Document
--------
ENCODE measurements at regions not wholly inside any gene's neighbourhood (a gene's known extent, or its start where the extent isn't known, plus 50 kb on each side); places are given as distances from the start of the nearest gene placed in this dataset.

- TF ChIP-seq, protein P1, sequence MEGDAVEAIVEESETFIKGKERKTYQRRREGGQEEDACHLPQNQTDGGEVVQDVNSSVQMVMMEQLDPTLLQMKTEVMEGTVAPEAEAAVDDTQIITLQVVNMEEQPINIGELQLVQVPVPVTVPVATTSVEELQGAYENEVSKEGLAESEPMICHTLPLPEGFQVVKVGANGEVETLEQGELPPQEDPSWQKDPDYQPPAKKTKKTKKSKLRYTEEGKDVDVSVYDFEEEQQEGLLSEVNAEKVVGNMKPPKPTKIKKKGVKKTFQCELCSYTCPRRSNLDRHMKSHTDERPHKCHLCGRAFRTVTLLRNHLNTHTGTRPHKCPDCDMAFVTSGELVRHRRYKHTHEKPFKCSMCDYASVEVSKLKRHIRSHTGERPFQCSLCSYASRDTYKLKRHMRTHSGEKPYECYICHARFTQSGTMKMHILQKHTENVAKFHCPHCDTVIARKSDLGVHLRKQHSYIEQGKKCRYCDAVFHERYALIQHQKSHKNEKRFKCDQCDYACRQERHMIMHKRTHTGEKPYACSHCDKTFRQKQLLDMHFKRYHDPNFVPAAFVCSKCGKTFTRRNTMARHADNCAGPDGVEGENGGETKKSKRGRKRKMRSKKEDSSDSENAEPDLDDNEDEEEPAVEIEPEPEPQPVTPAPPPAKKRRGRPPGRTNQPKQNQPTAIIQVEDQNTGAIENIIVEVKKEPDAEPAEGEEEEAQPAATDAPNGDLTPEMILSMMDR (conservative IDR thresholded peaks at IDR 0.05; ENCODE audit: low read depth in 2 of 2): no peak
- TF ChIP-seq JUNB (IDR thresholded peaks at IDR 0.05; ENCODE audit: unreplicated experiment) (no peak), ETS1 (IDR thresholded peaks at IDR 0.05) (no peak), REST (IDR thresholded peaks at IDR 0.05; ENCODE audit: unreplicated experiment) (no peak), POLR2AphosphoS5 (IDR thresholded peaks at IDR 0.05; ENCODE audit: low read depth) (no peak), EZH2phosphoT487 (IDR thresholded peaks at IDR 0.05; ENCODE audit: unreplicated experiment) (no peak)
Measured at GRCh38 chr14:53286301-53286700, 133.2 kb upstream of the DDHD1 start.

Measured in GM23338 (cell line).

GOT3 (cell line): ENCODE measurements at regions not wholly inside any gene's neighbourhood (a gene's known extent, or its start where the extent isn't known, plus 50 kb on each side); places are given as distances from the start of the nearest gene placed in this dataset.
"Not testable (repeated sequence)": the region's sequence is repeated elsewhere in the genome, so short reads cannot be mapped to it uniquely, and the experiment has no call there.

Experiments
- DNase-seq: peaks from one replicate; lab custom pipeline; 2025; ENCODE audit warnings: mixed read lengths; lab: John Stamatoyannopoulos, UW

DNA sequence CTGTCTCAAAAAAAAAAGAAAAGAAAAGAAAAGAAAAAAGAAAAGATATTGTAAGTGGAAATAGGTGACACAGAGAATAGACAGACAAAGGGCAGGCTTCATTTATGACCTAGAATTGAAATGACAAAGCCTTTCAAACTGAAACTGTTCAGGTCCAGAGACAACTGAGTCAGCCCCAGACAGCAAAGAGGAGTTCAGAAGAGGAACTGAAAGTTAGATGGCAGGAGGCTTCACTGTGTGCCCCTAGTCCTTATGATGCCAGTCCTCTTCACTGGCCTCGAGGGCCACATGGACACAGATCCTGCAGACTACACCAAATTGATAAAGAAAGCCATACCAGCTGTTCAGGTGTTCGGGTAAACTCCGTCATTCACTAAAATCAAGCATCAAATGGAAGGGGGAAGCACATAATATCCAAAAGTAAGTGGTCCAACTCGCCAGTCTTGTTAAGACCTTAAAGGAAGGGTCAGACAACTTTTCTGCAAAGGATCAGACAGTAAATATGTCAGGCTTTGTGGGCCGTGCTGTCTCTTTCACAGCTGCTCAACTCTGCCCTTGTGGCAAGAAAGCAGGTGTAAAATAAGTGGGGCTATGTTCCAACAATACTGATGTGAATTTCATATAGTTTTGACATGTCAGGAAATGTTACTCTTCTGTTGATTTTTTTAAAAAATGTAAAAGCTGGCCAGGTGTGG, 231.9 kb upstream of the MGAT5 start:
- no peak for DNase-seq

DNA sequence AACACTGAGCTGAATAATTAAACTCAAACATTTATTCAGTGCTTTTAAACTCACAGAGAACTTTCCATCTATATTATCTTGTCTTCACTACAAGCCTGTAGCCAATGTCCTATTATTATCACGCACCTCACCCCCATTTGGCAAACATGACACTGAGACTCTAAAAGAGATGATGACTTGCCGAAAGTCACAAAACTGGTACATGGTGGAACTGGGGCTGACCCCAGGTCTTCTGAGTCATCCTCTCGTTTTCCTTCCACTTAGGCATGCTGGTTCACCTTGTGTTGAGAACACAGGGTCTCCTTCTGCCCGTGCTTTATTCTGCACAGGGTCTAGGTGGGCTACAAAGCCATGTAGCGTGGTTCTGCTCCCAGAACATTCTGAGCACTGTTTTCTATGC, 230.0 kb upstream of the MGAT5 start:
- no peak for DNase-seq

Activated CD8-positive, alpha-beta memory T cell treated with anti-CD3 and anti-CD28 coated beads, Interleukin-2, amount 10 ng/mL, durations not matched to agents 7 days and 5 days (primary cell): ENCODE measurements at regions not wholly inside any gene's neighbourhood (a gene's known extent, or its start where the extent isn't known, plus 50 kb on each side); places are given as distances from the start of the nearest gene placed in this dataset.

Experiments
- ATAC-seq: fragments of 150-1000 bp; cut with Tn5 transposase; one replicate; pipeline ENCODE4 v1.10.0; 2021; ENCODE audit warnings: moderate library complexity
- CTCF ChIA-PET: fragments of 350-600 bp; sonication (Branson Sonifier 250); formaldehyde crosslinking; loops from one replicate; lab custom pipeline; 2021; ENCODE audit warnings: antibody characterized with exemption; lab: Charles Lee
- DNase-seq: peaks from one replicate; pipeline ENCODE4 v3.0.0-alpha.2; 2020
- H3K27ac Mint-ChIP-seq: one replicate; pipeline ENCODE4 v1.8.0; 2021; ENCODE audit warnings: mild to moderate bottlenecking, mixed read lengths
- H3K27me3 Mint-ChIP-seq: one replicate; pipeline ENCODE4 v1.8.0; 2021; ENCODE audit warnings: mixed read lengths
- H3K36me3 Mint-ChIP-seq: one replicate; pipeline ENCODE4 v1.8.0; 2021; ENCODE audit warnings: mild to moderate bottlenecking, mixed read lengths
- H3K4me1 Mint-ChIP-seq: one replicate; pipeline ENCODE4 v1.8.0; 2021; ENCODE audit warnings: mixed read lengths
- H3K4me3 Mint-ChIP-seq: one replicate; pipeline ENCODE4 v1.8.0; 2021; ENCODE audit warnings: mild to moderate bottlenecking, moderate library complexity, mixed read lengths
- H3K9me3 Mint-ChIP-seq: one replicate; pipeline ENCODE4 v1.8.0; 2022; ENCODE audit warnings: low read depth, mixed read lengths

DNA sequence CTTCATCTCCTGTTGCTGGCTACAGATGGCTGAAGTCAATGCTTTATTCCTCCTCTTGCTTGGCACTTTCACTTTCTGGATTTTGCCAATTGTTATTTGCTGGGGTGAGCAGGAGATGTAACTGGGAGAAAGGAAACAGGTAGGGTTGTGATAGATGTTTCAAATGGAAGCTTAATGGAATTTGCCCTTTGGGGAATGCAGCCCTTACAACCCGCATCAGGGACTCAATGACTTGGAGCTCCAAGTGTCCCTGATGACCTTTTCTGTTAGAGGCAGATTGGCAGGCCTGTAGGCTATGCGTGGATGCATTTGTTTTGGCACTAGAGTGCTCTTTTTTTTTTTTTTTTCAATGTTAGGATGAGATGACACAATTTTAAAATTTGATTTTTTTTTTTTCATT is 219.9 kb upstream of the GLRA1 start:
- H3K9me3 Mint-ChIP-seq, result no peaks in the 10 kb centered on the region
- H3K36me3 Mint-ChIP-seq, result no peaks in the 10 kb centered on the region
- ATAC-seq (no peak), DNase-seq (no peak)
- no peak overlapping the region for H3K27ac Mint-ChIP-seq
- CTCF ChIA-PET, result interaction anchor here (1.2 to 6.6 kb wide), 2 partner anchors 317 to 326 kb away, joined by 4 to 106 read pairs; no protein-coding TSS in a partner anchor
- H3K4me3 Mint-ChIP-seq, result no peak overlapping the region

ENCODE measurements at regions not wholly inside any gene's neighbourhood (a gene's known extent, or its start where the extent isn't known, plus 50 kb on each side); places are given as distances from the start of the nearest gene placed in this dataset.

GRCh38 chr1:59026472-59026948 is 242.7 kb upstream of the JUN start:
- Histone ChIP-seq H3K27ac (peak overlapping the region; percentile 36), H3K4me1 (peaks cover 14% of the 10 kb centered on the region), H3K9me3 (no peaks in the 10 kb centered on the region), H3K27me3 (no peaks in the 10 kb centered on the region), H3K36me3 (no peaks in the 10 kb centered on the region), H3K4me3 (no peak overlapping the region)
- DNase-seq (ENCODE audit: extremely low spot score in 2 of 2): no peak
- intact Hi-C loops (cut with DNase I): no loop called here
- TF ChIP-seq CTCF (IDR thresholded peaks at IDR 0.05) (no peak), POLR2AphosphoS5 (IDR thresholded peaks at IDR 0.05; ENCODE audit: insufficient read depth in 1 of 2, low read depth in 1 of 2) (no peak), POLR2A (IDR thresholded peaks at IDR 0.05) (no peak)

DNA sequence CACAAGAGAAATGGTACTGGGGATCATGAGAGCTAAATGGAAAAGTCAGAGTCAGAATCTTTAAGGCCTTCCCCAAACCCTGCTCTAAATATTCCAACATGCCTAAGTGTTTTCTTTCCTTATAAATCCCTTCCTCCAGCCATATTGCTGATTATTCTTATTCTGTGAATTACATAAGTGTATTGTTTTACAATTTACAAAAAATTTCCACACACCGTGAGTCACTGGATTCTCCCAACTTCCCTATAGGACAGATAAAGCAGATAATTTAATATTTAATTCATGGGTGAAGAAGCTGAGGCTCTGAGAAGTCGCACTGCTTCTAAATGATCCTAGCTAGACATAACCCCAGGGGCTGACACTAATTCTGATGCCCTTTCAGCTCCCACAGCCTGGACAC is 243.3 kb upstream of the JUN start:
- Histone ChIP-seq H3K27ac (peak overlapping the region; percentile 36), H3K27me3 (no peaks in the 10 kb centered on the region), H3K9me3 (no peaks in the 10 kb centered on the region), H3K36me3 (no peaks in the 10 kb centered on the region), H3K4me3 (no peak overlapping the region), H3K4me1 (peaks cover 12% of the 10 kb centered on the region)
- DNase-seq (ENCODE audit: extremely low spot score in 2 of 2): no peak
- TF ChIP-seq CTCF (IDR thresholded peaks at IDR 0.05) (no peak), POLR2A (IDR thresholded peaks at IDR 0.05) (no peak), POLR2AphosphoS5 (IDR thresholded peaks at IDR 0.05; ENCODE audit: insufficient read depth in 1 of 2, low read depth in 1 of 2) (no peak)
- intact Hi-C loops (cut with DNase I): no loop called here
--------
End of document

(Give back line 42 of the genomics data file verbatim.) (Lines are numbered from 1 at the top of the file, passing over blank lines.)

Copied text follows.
- intact Hi-C loops (cut with DNase I): no loop called here